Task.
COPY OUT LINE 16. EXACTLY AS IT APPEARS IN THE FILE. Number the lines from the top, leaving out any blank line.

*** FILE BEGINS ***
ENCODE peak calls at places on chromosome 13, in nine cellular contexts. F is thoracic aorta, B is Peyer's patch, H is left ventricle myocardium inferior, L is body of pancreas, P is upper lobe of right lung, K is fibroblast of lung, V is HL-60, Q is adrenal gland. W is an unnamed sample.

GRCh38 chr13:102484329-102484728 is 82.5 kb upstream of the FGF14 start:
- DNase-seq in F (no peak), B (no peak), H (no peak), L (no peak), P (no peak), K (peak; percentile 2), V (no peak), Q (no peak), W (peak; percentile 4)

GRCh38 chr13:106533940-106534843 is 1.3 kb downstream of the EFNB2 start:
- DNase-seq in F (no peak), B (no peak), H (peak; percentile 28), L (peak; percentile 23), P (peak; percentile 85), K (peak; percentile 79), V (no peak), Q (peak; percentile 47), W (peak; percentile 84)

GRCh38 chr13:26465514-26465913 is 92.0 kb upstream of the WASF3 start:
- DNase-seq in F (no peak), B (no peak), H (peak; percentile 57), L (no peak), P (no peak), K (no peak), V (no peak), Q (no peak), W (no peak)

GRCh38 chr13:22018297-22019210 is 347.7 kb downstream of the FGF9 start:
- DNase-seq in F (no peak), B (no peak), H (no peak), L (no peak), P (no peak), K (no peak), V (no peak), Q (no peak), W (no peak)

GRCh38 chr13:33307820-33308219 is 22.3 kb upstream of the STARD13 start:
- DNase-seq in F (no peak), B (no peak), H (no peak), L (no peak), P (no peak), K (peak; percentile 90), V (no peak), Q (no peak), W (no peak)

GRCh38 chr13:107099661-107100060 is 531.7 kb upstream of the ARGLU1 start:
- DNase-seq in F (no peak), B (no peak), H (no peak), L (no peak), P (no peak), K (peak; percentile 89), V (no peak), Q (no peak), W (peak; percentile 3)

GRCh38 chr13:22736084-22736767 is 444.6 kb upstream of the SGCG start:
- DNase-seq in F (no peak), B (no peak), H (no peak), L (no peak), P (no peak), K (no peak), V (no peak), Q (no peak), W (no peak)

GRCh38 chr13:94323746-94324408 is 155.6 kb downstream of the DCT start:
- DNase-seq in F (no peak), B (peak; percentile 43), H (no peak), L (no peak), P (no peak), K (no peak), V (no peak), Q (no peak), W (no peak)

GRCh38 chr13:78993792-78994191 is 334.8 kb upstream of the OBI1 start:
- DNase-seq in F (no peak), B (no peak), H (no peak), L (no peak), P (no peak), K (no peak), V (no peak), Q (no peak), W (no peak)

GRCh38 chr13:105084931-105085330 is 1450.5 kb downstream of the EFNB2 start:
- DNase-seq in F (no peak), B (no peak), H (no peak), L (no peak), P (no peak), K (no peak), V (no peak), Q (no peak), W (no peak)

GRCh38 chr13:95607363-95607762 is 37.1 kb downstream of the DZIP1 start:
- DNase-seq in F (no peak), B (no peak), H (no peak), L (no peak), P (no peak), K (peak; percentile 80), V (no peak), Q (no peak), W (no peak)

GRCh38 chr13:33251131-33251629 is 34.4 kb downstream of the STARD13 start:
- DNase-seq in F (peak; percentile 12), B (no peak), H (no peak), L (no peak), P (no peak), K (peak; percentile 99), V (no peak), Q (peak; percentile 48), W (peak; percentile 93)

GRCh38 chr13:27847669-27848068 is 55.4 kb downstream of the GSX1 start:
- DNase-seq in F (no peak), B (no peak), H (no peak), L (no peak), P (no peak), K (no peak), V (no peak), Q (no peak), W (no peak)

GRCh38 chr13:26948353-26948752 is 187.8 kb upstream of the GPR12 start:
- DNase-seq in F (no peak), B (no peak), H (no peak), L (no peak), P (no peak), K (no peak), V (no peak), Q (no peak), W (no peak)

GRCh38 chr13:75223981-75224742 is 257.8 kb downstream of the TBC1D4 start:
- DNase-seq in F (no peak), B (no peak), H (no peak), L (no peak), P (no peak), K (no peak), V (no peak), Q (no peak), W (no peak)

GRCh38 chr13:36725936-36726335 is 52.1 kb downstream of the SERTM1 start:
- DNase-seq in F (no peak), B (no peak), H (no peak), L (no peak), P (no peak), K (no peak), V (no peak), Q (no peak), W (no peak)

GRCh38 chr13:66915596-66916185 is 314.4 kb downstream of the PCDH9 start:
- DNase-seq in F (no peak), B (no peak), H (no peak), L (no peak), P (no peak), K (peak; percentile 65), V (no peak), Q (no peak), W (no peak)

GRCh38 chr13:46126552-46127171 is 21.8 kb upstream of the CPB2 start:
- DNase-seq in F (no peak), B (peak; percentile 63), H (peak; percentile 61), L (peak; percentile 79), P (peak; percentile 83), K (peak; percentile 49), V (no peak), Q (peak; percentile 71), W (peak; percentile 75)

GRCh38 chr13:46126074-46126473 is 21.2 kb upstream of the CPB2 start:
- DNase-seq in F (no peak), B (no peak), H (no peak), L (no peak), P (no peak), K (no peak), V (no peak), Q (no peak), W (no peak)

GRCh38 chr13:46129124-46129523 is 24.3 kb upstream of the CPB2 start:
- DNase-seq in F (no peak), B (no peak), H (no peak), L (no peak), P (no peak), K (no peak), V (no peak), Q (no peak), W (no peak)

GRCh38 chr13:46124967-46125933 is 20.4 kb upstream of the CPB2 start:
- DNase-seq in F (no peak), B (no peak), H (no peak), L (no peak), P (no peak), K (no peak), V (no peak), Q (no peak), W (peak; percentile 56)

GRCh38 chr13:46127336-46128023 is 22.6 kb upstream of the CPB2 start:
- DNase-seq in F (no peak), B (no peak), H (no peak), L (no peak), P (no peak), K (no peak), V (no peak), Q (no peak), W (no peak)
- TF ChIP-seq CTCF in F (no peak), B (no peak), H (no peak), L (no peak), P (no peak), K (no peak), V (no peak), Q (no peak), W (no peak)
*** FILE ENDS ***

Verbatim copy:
GRCh38 chr13:94323746-94324408 is 155.6 kb downstream of the DCT start: